William Wordsworth
1795: Residence in London and Bristol

Somers Town, London
Somers Town, London, showing the Polygon

1795: Residence in London and Bristol
At the end of February 1795 (25), William took up residence in lodgings in Somers Town, London, a few doors away from William Godwin at the Polygon, and came into contact with the circle around the philosopher, a circle which included William Frend, George Dyer, Thomas Holcroft, Basil Montagu, Francis Wrangham, and John and Azariah Pinney, the sons of a rich Bristol merchant and slave-owner, William Pinney. These men were largely supportive of the aims of the French Revolution, but they were certainly not men to inspire William with revolutionary ardour. They were rather middle class intellectuals, armchair philosophers committed in principle to humanitarian goals, who believed in, for example, the perfectability of man through education, the extension of democracy, the natural benevolence of human nature and the aboltition of slavery. But there was certainly nobody here who was going to try to stand up to Pitt and his government apparatus.

Francis Wrangham and Imitations of Juvenal:
He set about writing an imitation of Juvenal's eighth satire with Francis Wrangham, which was continued when he later moved to Racedown in Dorset. Wrangham had recently won the Seaton Prize for poetry at Cambridge for his poem on The Restoration of the Jews. The Juvenal, though clearly intended to be critical of the government, was not the sort of thing that was going to bring people to the barricades, or even out onto the streets. It was more in the way of a witty exposé of the corruption endemic in the aristocratic system, with amusing asides.

 Salisbury Plain: It appears that William was casting round for his subject matter: the publication of The Evening Walk and Descriptive Sketches at the beginning of 1793 had been a failure; his Letter to the Bishop of Llandaff  in early 1794 had not found a publisher, partly, no doubt, due to the clampdown on seditious literature and the fear that the Acts passed by Pitt's government inspired in printers generally; and finally his efforts to complete Salisbury Plain during 1794 had been abortive for similar reasons, though it should be added that in this case there was also confusion on the part of the author as to what message he wanted to convey. The central character, the vagrant woman, has come out of the background of the picturesque landscape of the Evening Walk and now stands before us with her own story to tell. We are no longer presented with a picture of human suffering and misery to which we can respond with suitable effusions of tears and sympathy, and then go back to drinking tea. Both the picturesque and the gothic horror treatments (see Fragment of a Gothic Tale) of misery have here been superceded by an attempt not only to display, but also to understand and explain the causes of poverty. It is not certain whether William failed to publish this poem at this time because he could not find a publisher or because he was unsure of the project himself. In the end, he produced three versions of the poem, which probably does indicate some uncertainty in his own mind about what the final form should be. At the end of 1795 (20 November), he writes to Francis Wrangham rather lamely: I have a poem (Salisbury Plain) which I should wish to dispose of provided I could get any thing for it. I recollect reading the first draught of it to you in London. But since I came to Racedown, I have made alterations and additions so material as that it may be looked on almost as another work.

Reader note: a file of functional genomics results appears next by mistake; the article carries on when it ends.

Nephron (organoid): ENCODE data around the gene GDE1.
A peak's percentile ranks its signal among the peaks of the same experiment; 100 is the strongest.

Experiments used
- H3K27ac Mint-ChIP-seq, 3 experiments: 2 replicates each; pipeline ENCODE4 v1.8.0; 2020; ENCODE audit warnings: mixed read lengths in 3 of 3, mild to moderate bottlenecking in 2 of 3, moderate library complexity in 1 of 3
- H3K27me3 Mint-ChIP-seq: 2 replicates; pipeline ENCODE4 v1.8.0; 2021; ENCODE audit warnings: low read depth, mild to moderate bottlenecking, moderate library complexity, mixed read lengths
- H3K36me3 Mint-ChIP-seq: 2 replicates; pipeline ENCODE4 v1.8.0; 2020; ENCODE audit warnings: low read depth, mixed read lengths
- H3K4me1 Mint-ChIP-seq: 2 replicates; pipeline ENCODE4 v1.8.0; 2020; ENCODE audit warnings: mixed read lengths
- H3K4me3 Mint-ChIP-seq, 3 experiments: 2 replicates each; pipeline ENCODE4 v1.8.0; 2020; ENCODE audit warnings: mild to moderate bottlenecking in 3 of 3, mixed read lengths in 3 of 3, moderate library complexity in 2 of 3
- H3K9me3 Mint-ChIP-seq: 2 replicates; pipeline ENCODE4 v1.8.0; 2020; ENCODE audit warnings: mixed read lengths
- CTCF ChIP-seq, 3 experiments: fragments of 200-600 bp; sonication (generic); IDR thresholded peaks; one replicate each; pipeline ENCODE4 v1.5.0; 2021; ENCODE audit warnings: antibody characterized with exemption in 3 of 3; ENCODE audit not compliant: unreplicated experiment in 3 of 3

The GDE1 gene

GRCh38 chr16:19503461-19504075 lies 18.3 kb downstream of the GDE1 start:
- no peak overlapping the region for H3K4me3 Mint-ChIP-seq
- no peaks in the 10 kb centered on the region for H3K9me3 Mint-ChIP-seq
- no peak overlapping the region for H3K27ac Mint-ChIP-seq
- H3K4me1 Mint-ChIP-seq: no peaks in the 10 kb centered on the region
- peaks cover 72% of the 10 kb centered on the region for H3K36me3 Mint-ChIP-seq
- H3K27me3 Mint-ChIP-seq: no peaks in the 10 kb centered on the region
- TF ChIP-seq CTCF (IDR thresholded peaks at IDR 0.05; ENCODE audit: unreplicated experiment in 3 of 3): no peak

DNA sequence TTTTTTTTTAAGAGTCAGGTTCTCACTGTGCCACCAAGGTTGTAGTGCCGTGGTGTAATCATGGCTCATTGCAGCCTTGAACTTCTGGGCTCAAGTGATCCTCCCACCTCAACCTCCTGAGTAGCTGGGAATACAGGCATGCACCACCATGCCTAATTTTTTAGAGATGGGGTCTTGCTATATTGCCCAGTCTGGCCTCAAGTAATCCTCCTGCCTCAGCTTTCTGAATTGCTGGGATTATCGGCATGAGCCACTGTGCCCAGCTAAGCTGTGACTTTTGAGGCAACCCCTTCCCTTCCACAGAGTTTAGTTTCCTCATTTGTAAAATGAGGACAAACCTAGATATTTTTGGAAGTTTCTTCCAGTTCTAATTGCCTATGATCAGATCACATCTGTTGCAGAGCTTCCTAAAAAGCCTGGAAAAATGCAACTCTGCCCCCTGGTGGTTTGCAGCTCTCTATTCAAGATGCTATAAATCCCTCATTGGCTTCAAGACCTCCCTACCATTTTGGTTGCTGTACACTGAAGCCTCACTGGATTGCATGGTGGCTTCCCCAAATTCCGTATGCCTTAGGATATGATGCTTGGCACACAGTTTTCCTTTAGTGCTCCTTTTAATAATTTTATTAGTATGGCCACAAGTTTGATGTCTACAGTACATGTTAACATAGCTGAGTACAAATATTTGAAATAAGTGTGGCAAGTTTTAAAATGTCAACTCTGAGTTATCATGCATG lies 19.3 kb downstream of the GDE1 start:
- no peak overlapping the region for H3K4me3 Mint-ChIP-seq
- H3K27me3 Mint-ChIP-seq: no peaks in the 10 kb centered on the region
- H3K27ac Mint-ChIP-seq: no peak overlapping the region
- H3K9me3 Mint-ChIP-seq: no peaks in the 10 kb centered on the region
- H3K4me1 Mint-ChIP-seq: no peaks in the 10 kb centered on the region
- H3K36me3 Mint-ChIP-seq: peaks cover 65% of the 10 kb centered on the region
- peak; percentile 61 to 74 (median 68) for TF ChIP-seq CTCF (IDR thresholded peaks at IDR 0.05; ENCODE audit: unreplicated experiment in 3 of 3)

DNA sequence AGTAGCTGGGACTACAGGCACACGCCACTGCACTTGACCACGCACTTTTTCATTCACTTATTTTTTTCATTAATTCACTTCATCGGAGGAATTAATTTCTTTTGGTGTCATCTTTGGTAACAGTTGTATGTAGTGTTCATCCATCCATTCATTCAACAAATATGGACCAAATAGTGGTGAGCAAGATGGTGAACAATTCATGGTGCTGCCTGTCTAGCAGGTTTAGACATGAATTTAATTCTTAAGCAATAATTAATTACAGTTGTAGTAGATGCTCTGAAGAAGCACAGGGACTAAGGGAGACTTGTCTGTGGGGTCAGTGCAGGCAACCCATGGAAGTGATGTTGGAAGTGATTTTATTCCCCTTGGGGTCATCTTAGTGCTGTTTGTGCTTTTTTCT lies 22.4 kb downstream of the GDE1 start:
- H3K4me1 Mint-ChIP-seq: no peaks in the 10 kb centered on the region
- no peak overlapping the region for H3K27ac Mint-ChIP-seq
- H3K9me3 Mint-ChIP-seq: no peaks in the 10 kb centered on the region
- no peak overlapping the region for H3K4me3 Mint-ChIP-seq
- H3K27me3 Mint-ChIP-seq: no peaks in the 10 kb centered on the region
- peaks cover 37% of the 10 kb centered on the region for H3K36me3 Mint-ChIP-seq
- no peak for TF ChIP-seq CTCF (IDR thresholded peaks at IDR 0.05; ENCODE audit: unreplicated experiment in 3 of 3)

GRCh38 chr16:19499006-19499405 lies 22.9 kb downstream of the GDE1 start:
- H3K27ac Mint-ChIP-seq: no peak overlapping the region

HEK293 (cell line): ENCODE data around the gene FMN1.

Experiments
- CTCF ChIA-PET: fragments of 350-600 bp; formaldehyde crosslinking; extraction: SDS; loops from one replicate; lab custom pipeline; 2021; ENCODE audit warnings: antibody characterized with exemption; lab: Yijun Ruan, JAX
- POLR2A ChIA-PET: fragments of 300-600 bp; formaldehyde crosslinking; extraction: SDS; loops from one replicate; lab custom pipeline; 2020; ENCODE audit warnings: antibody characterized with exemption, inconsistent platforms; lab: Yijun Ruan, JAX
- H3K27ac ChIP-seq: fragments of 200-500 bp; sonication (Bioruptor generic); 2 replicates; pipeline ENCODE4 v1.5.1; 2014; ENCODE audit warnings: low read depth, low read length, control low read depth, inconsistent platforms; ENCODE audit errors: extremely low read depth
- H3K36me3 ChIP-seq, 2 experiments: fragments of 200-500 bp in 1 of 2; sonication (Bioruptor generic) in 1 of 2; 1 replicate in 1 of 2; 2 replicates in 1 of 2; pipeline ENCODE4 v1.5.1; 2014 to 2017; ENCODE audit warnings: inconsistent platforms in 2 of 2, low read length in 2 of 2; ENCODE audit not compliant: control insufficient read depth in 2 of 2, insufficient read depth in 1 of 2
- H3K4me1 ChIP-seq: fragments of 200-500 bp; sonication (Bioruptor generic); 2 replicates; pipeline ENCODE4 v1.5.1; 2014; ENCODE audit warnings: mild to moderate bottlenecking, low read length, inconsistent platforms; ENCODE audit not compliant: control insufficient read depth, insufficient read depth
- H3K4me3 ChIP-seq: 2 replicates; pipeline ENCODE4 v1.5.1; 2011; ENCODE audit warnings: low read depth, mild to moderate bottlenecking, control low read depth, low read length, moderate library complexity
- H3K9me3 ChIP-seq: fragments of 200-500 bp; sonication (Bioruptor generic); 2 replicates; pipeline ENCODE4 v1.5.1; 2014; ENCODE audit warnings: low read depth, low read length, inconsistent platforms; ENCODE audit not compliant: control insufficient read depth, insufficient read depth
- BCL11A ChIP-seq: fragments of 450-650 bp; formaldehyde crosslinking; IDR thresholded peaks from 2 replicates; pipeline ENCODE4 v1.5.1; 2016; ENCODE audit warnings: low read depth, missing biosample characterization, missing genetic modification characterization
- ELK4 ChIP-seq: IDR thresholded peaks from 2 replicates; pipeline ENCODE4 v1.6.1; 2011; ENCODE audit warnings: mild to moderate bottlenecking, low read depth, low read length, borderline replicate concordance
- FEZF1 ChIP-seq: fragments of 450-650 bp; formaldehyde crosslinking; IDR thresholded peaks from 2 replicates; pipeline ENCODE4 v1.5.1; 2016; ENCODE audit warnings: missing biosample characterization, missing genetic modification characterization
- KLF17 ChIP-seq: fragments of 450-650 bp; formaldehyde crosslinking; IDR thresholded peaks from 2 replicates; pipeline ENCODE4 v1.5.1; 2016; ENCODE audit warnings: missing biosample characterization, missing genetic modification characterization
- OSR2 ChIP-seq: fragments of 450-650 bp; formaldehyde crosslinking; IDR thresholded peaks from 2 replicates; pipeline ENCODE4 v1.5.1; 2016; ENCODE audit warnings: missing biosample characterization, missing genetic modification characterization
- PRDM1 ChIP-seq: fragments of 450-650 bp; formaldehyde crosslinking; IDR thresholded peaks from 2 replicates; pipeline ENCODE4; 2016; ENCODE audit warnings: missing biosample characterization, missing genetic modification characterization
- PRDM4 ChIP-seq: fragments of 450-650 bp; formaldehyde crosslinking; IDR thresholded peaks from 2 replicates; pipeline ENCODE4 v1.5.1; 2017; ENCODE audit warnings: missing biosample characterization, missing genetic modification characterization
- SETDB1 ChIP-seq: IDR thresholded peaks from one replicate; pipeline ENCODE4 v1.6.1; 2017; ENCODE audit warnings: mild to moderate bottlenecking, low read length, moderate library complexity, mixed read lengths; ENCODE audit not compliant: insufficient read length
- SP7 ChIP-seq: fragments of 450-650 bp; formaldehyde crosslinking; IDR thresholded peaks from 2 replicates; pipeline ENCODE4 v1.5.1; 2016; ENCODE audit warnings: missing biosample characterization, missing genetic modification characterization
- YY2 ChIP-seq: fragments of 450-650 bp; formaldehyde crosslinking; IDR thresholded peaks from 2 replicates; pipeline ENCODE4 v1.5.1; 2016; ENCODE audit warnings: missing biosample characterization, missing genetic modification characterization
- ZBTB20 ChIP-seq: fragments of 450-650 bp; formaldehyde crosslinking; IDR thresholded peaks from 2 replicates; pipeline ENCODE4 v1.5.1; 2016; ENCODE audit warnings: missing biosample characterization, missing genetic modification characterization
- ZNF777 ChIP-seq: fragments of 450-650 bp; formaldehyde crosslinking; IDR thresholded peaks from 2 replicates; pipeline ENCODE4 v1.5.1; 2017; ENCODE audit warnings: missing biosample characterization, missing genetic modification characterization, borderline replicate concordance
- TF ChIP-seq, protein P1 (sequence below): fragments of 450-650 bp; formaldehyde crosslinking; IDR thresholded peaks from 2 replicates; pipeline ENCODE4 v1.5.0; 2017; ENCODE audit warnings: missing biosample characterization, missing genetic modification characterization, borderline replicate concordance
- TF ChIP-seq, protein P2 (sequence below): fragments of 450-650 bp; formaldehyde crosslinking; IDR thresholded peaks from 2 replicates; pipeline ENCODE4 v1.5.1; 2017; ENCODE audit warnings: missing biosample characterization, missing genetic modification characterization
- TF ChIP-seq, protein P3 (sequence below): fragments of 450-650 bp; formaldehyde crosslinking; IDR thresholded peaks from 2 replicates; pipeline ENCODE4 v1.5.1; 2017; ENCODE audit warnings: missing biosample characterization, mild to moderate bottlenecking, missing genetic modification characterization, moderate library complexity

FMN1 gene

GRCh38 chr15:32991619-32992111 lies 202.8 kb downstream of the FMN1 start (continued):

Interestingly, he counsels Wrangham in the same letter: I suppose you were too busy to go on with the Destruction of Babylon. I don't think you have much occasion to regret your having been otherwise employed. The subject is certainly not a bad one, but I cannot help thinking your talents might be more happily employed. Probably Wrangham thought the same about Wordsworth's Salisbury Plain, but was too polished a gentleman to say so directly. Though Wrangham's poem did not win the prize this time, it was nevertheless recommended for publication and published. On the other hand, who has heard of Wrangham now? William goes on to correct some of Wrangham's lines, which probably didn't go down too well either. At the time, it is William surely who would have been considered the junior poet. William himself, of course, knew full well that this was not the case.